Qatar slavery museum aims to address modern exploitation
By Tom Finn
DOHA (Reuters) - Amid thatched ceilings and arched doorways in a traditional Qatari house in Doha, a projector beams a quote by Abraham Lincoln onto a wall: "If slavery is not wrong, nothing is wrong."
The Bin Jelmood house in Doha is the first museum to focus on slavery in the Arab world, and it opens as the gas-rich Gulf monarchy faces accusations by rights groups of modern-day slavery of migrant workers before the 2022 World Cup.
Qatar has denied exploiting or abusing workers and says it has implemented labor reforms. The museum itself is funded by the government and was inaugurated last month with a visit by Qatar's Sheikha Moza bint Nasser, the mother of the current emir.
Little discussed in schools and official histories, slavery is tackled head-on by museum directors who believe it has too much to say about their past and future to be ignored any longer.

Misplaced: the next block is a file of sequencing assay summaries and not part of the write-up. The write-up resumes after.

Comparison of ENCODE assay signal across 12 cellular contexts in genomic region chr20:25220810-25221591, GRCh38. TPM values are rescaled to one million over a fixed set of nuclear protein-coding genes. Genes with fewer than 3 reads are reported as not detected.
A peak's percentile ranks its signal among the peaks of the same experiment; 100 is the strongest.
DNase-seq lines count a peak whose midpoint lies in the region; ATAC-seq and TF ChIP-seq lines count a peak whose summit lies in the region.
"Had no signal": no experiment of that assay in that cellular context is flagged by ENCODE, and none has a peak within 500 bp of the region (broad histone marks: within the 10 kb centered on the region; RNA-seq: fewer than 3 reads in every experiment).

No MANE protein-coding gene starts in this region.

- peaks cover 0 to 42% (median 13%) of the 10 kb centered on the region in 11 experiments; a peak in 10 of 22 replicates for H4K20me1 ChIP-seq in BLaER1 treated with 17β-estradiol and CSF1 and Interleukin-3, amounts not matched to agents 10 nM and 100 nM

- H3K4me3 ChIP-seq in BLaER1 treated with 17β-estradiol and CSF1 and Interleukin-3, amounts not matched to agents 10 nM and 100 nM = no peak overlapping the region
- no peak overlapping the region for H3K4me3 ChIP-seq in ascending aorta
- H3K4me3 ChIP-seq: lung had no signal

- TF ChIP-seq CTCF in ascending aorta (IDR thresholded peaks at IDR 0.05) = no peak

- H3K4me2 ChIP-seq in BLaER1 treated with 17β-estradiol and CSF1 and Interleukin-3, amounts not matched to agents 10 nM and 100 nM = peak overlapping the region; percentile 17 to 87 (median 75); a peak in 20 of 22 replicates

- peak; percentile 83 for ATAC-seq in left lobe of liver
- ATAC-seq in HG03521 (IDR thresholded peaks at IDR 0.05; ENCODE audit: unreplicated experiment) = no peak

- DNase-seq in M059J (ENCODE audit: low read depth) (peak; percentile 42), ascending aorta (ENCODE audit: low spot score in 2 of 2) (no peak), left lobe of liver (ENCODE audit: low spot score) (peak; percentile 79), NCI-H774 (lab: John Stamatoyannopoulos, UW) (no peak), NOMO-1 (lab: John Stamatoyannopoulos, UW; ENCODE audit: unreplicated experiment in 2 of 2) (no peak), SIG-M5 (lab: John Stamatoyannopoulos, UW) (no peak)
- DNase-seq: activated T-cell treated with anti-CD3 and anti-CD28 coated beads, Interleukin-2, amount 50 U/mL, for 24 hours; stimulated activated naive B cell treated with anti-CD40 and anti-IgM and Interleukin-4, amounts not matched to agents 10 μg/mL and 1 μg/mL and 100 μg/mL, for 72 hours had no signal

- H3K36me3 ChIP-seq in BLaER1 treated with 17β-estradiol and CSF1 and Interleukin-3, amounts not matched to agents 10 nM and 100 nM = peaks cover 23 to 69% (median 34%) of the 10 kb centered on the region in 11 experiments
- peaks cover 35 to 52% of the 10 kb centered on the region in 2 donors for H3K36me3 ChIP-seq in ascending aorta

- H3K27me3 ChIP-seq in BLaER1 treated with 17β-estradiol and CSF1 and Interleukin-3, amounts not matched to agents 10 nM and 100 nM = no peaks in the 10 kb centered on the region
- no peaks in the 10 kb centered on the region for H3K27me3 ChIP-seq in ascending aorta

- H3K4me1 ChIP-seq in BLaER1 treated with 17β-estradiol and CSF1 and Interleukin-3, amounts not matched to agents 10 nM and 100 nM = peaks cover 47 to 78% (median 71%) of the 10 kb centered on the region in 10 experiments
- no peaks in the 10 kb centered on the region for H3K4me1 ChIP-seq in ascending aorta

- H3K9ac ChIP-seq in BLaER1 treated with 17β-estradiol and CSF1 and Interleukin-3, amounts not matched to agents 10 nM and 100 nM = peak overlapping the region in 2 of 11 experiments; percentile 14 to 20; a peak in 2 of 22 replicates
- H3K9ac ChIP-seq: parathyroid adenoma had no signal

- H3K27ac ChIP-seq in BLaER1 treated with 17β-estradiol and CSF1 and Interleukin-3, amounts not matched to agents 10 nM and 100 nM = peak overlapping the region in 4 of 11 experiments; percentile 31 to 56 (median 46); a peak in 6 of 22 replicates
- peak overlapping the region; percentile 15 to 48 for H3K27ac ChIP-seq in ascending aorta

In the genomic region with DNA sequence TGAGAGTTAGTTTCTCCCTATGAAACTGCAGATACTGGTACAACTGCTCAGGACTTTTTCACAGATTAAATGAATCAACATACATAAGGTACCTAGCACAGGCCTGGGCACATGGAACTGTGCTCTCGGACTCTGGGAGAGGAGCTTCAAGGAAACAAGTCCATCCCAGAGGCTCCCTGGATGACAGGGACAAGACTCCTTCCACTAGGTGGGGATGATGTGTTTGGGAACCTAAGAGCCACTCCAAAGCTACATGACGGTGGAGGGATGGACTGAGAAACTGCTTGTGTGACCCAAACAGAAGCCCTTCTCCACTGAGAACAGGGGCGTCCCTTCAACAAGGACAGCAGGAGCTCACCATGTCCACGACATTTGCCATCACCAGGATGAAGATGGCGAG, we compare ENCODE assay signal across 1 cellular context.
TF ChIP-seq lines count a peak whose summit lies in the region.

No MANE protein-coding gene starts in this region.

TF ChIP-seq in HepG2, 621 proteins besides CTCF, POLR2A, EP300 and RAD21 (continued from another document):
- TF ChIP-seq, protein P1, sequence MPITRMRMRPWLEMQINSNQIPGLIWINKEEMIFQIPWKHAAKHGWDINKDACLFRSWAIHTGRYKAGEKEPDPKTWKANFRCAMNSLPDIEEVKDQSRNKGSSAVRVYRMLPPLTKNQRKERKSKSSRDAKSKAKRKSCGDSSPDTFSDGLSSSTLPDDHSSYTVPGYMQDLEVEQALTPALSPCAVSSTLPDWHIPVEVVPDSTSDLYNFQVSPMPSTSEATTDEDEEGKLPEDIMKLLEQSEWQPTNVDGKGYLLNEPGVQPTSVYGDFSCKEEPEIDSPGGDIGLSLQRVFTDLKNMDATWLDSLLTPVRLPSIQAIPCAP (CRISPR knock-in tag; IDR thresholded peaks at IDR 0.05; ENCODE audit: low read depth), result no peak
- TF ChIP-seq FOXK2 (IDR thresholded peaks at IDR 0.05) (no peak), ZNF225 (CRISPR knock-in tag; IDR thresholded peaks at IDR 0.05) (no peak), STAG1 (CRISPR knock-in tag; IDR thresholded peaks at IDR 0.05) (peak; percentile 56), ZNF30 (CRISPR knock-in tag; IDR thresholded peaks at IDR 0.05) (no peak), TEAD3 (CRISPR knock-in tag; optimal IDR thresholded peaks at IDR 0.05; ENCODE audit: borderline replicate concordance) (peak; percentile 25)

"Development has been so fast in Qatar, we wanted to look at how things changed, how Qatar was affected by slavery and how slaves were integrated into society," said Hafiz Abdullah, the museum manager.
Slavery in Qatar was abolished only in 1952, and tightly knit populations there and in other Gulf states descend both from African slaves and the Arabs who traded and owned them.
The museum, an old white-washed house whose courtyard was once crowded with East African slaves waiting to be sold, is a rare contemplation of the past in a tangle of high-rise buildings reaching toward the future.
Videos and audio panels chronicle Qatar's role in a lucrative slave-trade network extending across the Indian Ocean and the ordeals of its victims: men pressed into risking their lives pearl diving in Gulf waters and workers brought by force from Africa to work on oil rigs after World War Two. Continued...